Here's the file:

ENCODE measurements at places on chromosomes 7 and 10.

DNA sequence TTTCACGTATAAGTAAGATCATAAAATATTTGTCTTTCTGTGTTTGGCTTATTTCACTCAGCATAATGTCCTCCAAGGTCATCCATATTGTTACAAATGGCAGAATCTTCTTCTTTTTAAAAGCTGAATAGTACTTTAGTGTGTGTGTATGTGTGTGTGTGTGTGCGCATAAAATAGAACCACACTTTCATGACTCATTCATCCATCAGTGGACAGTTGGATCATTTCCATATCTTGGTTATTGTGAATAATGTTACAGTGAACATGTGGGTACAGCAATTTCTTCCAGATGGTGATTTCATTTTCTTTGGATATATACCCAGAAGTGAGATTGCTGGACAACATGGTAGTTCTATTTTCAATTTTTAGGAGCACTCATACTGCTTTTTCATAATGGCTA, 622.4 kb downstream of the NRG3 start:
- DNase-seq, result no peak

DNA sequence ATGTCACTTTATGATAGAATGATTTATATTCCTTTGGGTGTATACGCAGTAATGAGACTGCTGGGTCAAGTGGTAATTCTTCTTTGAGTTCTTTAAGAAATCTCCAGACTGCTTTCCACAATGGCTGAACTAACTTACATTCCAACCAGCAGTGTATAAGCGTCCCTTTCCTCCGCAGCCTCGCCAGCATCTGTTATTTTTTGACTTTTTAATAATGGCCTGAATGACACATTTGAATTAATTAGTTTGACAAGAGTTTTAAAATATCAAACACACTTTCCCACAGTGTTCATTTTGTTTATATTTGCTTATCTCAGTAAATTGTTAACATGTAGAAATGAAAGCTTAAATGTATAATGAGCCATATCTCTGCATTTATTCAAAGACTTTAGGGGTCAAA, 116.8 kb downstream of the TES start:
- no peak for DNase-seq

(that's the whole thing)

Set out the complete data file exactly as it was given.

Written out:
ENCODE measurements at places on chromosomes 7 and 10.

DNA sequence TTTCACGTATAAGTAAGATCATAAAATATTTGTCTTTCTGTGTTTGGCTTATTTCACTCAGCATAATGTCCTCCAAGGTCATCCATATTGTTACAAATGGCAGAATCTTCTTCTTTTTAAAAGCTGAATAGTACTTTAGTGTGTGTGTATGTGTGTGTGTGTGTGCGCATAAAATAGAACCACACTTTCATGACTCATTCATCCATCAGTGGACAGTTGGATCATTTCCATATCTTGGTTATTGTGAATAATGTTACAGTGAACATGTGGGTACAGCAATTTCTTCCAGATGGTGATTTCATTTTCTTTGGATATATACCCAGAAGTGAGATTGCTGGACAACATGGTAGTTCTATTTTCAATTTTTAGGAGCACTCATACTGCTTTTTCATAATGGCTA, 622.4 kb downstream of the NRG3 start:
- DNase-seq, result no peak

DNA sequence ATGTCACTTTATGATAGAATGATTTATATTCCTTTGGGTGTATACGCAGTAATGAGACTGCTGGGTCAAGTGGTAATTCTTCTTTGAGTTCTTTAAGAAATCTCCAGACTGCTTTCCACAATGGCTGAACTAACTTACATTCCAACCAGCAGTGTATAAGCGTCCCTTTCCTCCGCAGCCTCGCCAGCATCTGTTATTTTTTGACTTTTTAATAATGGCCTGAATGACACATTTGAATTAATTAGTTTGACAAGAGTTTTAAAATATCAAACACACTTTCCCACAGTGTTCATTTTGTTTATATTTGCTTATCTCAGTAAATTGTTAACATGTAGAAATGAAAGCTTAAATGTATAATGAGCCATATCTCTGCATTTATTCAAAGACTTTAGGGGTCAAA, 116.8 kb downstream of the TES start:
- no peak for DNase-seq